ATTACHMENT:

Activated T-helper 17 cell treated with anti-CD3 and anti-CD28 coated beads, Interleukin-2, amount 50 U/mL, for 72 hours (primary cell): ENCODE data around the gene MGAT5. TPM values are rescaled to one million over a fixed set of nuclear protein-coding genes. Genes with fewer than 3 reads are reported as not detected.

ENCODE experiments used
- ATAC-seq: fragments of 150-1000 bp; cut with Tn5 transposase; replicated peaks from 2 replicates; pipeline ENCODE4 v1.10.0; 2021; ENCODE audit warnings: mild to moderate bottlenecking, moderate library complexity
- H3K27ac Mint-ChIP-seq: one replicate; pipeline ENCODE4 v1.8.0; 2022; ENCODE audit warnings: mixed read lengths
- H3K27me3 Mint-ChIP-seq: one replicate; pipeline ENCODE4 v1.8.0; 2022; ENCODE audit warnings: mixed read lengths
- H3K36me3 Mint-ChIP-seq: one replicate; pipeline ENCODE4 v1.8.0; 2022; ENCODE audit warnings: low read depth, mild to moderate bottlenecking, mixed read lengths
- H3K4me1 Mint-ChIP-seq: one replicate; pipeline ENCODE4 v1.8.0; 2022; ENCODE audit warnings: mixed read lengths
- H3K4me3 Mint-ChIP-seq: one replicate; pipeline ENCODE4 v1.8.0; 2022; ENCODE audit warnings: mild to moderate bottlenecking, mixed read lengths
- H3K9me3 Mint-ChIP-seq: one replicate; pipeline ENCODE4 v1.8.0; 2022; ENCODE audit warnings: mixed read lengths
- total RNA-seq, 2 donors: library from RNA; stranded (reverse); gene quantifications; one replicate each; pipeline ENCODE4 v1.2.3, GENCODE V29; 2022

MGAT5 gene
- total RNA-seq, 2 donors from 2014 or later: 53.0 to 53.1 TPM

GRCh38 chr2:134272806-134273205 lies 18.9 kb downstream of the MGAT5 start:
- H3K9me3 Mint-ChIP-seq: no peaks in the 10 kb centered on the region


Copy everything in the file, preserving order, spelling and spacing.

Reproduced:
Activated T-helper 17 cell treated with anti-CD3 and anti-CD28 coated beads, Interleukin-2, amount 50 U/mL, for 72 hours (primary cell): ENCODE data around the gene MGAT5. TPM values are rescaled to one million over a fixed set of nuclear protein-coding genes. Genes with fewer than 3 reads are reported as not detected.

ENCODE experiments used
- ATAC-seq: fragments of 150-1000 bp; cut with Tn5 transposase; replicated peaks from 2 replicates; pipeline ENCODE4 v1.10.0; 2021; ENCODE audit warnings: mild to moderate bottlenecking, moderate library complexity
- H3K27ac Mint-ChIP-seq: one replicate; pipeline ENCODE4 v1.8.0; 2022; ENCODE audit warnings: mixed read lengths
- H3K27me3 Mint-ChIP-seq: one replicate; pipeline ENCODE4 v1.8.0; 2022; ENCODE audit warnings: mixed read lengths
- H3K36me3 Mint-ChIP-seq: one replicate; pipeline ENCODE4 v1.8.0; 2022; ENCODE audit warnings: low read depth, mild to moderate bottlenecking, mixed read lengths
- H3K4me1 Mint-ChIP-seq: one replicate; pipeline ENCODE4 v1.8.0; 2022; ENCODE audit warnings: mixed read lengths
- H3K4me3 Mint-ChIP-seq: one replicate; pipeline ENCODE4 v1.8.0; 2022; ENCODE audit warnings: mild to moderate bottlenecking, mixed read lengths
- H3K9me3 Mint-ChIP-seq: one replicate; pipeline ENCODE4 v1.8.0; 2022; ENCODE audit warnings: mixed read lengths
- total RNA-seq, 2 donors: library from RNA; stranded (reverse); gene quantifications; one replicate each; pipeline ENCODE4 v1.2.3, GENCODE V29; 2022

MGAT5 gene
- total RNA-seq, 2 donors from 2014 or later: 53.0 to 53.1 TPM

GRCh38 chr2:134272806-134273205 lies 18.9 kb downstream of the MGAT5 start:
- H3K9me3 Mint-ChIP-seq: no peaks in the 10 kb centered on the region